When Microsoft launched its new search engine Bing in 2009, it wasted no time in trying to get the word out. By striking a deal with the producers of the American teen drama Gossip Girl, it made a range of beautiful characters utter the words “Bing it!” in a way that fell clumsily on the audience’s ears. By the early Noughties, “search it” had already been universally replaced by the words “Google it”, a phrase that had become so ubiquitous that anything else sounded odd.

A screenshot from Gossip Girl, via ildarabbit.wordpress.com

Like Hoover and Tupperware before it, Google’s brand name has now become a generic term.

Yet only recently have concerns about Google’s pervasiveness received mainstream attention. Last month, The Observer ran a story about Google’s auto-fill pulling up the suggested question of “Are Jews evil?” and giving hate speech prominence in the first page of search results. Within a day, Google had altered the autocomplete results.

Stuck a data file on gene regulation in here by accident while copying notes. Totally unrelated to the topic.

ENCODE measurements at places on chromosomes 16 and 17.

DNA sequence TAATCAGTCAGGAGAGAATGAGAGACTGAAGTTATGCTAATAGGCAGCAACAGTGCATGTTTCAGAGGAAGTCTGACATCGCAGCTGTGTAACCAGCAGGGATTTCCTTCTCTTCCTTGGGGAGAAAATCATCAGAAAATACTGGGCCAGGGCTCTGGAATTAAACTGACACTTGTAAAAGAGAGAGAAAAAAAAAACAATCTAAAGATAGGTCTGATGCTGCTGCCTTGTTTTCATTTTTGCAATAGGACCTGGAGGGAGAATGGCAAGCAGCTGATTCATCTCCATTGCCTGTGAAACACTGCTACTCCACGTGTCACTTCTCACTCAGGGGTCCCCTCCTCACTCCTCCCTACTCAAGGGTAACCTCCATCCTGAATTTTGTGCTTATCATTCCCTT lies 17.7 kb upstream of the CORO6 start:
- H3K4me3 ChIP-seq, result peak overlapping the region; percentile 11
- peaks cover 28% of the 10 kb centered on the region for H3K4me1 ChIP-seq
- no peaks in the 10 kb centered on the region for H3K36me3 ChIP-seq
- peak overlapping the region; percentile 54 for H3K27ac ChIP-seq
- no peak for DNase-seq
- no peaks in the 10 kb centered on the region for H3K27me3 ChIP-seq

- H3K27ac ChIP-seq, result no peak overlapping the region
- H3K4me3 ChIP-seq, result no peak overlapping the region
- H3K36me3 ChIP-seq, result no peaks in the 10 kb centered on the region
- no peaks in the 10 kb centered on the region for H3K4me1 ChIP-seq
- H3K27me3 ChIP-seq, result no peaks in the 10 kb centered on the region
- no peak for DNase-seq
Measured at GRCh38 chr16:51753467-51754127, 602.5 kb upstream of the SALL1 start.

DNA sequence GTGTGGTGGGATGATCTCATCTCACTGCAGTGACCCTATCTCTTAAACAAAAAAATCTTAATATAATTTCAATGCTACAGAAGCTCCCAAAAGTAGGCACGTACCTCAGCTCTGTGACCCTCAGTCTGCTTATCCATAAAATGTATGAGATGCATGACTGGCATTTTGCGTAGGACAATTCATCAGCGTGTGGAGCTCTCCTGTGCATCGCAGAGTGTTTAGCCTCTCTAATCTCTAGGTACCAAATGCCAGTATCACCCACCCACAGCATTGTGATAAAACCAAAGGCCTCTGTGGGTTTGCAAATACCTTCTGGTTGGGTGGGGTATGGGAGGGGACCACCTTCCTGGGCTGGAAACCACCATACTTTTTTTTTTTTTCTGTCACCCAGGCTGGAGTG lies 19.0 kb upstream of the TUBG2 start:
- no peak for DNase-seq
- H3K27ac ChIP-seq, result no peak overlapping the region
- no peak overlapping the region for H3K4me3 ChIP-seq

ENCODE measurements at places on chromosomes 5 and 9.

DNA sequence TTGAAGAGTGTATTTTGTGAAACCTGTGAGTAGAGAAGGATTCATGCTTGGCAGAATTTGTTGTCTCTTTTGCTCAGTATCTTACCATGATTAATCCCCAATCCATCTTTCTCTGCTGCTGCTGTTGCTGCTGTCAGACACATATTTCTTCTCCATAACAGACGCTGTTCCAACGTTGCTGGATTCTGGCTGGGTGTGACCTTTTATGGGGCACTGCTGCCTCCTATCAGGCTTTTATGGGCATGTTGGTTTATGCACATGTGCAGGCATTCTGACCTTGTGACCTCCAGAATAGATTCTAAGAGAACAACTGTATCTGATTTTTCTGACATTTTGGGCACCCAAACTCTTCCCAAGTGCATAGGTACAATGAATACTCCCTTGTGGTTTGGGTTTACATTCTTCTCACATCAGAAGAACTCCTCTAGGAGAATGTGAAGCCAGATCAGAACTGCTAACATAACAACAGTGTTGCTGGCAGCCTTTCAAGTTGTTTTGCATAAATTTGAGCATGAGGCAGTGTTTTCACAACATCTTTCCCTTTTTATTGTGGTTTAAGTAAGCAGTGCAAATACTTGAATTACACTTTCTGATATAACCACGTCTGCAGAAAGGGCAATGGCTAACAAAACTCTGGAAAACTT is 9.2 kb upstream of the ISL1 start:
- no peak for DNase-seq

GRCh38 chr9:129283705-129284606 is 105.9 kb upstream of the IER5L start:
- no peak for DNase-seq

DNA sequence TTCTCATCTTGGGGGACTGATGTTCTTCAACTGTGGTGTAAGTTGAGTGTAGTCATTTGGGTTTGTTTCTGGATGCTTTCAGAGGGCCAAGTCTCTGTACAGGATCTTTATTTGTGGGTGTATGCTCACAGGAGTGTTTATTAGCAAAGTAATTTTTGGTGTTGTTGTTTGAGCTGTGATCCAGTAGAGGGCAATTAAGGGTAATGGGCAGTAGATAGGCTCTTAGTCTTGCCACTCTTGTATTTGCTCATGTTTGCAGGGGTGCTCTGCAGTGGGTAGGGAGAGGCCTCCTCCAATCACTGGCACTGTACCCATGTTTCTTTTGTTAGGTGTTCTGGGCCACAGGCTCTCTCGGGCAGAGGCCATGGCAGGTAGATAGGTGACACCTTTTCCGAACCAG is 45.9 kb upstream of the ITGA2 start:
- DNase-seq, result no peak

Though the company’s response may seem promising, it is important to remember that Google isn’t just a search engine (Google’s parent company, Alphabet, has too many subdivisions to mention). Google AdSense is an online advertising service that allows many websites to profit from hosting advertisements on its pages, including the New Statesman itself. Yesterday, Drew Curtis, the founder of the internet news aggregator Fark.com, shared a story about his experiences with the service.

Under the headline “Google farked us over”, Curtis wrote: